The next day, I claimed to hate the world. This probably doesn’t help people to take me seriously, considering everyone’s reaction was, “no, you don’t.” And they were right. I didn’t/don’t hate the world. But it was the best way I could vocalize my feelings at the time. Because all day, I had been thinking about The Cove, and then “The Laramie Project.” The brutal murder of that young man happened in 1998, but I feel like the attitudes that contributed to his murder and were confronted after his death still exist today. There are people out there who think that, based on sexual orientation, other people are less acceptable, less human, and have less value. Does no one else see how ridiculous this is? (Ok, I know there a lot of people who do. And I thank them.) I have friends at private religious universities, and they don’t allow any sort of Gay-Straight Alliance groups on campus. Apparently, the students practically unanimously agree that one should exist, but the administration vetoes it every year. Because it’s symbolic. Because if such universities approve of such a thing as a “Gay-Straight Alliance,” it goes against religious values. Ok, I understand private institutions can do (practically) whatever they want. But having a group like this for gay students does not automatically mean you support same-sex marriage. It just means that you recognize that every human being is a person who deserves respect and recognition and the freedom of speech and assembly. Isn’t that like, I don’t know, the first amendment?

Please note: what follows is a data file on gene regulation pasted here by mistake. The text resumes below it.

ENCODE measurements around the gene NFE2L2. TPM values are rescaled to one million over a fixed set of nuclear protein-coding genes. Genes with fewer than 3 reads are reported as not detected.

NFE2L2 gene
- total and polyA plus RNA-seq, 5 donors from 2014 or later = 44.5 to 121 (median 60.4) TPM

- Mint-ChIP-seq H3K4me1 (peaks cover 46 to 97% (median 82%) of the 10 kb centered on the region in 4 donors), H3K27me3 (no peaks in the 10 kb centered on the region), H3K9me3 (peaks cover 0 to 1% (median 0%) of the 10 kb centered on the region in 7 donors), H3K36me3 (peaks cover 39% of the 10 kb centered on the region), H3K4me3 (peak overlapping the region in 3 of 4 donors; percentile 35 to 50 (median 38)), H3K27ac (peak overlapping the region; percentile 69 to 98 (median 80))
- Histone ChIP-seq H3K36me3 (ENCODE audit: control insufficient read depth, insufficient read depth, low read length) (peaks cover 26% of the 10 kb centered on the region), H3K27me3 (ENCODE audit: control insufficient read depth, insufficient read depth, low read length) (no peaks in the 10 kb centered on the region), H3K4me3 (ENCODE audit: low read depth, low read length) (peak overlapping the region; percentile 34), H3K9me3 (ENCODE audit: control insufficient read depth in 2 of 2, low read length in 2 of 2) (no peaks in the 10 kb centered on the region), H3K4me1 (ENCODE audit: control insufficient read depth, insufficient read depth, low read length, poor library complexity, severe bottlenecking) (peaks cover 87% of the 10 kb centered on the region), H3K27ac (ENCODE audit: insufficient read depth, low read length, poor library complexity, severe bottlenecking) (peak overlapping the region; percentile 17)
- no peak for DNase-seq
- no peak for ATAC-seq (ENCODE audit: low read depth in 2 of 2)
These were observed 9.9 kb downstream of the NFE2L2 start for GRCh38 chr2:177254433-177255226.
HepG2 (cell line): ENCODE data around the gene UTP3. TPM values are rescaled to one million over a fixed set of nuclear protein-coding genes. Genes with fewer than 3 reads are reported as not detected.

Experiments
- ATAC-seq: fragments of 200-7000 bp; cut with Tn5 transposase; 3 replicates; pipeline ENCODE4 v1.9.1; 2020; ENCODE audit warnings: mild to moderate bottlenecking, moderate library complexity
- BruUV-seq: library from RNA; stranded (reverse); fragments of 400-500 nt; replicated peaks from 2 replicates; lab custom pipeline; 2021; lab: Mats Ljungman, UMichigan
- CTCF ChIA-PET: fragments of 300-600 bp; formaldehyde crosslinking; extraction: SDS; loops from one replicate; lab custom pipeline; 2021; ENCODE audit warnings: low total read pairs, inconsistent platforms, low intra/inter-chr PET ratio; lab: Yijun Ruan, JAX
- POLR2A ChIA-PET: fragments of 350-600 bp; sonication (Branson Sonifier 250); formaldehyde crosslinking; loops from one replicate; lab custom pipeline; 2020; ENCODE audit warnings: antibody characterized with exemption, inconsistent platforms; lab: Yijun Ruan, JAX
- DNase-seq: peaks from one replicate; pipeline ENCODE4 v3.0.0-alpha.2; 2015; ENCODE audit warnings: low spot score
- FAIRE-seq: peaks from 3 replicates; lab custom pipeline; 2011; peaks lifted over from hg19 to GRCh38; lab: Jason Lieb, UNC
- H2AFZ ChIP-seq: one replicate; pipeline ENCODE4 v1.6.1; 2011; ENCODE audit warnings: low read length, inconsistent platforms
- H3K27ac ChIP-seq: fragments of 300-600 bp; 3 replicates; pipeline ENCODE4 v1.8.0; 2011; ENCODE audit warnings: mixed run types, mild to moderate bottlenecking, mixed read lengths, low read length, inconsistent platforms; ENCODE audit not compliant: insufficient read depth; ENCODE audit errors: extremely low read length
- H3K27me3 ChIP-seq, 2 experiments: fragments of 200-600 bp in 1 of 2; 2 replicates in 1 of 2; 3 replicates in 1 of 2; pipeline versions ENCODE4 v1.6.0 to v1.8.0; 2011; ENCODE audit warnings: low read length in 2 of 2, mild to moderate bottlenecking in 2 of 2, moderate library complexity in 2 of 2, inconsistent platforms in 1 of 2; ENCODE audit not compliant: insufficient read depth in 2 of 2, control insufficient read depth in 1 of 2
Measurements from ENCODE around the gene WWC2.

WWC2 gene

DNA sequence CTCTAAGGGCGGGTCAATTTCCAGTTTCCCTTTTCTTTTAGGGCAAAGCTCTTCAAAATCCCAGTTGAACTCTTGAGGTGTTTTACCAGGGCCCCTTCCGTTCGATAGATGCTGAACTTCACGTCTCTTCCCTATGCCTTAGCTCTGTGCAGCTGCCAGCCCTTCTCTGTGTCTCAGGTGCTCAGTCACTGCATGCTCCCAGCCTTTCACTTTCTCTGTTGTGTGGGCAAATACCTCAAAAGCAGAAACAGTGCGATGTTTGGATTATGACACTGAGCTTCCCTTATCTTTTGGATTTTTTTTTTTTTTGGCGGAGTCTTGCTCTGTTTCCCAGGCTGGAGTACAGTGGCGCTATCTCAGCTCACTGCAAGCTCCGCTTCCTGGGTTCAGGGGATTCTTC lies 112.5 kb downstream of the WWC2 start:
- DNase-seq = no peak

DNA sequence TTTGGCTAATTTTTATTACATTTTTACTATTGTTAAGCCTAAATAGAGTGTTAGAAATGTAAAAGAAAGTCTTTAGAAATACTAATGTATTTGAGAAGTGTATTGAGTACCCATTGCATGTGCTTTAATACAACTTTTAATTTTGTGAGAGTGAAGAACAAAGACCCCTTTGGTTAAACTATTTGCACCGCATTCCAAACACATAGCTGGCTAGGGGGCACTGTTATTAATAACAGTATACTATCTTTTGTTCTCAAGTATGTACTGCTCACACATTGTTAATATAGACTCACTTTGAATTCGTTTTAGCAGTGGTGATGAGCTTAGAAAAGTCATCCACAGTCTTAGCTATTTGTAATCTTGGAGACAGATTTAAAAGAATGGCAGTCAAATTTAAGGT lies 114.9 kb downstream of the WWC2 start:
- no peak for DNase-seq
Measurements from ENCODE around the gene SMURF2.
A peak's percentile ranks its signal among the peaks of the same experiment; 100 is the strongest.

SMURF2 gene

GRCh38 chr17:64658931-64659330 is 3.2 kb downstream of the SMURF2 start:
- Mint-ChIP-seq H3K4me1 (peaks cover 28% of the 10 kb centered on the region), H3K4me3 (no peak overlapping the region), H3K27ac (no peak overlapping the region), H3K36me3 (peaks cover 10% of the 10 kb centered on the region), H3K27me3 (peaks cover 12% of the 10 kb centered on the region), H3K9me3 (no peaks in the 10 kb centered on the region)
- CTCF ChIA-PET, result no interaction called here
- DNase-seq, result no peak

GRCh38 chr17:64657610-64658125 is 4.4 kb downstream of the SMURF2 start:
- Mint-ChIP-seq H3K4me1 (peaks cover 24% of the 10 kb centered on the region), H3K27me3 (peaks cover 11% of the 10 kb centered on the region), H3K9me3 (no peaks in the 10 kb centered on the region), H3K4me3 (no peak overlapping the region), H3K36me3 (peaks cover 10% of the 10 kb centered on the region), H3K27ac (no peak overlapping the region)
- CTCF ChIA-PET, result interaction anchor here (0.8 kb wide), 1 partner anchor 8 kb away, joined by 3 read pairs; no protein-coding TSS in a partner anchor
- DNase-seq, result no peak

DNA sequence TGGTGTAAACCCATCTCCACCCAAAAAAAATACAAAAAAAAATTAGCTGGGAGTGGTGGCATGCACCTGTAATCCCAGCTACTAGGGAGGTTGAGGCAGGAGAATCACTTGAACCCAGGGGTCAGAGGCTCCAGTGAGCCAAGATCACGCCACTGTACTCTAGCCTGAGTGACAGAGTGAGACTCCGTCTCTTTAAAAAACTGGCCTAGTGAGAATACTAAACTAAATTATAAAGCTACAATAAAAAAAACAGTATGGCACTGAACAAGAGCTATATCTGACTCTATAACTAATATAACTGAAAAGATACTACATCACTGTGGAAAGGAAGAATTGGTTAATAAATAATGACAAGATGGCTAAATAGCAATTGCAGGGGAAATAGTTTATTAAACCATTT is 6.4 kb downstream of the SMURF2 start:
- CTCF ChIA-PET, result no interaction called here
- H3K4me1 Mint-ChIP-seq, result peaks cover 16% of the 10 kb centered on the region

(Side note: I’m being pretty emotional about this, and know that I’m not the best debater. These are just my opinions. Feel free to respond. Hopefully you can make me hate the world less?)

Hopefully you can start to see why I was getting a little frustrated?